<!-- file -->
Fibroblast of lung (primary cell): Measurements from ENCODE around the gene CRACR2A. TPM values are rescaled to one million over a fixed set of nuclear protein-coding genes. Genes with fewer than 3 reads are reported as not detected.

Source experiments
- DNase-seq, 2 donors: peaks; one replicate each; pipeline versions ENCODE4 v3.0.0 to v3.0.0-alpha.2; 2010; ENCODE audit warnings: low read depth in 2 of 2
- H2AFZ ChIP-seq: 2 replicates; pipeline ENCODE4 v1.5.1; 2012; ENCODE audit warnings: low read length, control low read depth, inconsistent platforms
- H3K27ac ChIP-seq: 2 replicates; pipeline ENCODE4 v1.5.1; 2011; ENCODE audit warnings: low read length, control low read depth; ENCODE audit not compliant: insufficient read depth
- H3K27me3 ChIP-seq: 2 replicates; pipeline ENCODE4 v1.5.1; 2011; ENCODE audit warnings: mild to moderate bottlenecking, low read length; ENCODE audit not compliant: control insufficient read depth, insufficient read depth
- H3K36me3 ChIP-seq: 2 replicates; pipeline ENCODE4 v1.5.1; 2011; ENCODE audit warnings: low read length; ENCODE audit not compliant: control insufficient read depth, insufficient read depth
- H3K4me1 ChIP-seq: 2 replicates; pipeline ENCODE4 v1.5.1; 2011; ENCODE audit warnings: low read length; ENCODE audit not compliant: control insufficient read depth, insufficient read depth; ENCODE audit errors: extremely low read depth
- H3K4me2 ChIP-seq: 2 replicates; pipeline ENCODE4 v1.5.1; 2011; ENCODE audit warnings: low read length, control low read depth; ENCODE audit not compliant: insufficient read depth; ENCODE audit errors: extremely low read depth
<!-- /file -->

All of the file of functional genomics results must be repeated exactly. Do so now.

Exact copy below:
Fibroblast of lung (primary cell): Measurements from ENCODE around the gene CRACR2A. TPM values are rescaled to one million over a fixed set of nuclear protein-coding genes. Genes with fewer than 3 reads are reported as not detected.

Source experiments
- DNase-seq, 2 donors: peaks; one replicate each; pipeline versions ENCODE4 v3.0.0 to v3.0.0-alpha.2; 2010; ENCODE audit warnings: low read depth in 2 of 2
- H2AFZ ChIP-seq: 2 replicates; pipeline ENCODE4 v1.5.1; 2012; ENCODE audit warnings: low read length, control low read depth, inconsistent platforms
- H3K27ac ChIP-seq: 2 replicates; pipeline ENCODE4 v1.5.1; 2011; ENCODE audit warnings: low read length, control low read depth; ENCODE audit not compliant: insufficient read depth
- H3K27me3 ChIP-seq: 2 replicates; pipeline ENCODE4 v1.5.1; 2011; ENCODE audit warnings: mild to moderate bottlenecking, low read length; ENCODE audit not compliant: control insufficient read depth, insufficient read depth
- H3K36me3 ChIP-seq: 2 replicates; pipeline ENCODE4 v1.5.1; 2011; ENCODE audit warnings: low read length; ENCODE audit not compliant: control insufficient read depth, insufficient read depth
- H3K4me1 ChIP-seq: 2 replicates; pipeline ENCODE4 v1.5.1; 2011; ENCODE audit warnings: low read length; ENCODE audit not compliant: control insufficient read depth, insufficient read depth; ENCODE audit errors: extremely low read depth
- H3K4me2 ChIP-seq: 2 replicates; pipeline ENCODE4 v1.5.1; 2011; ENCODE audit warnings: low read length, control low read depth; ENCODE audit not compliant: insufficient read depth; ENCODE audit errors: extremely low read depth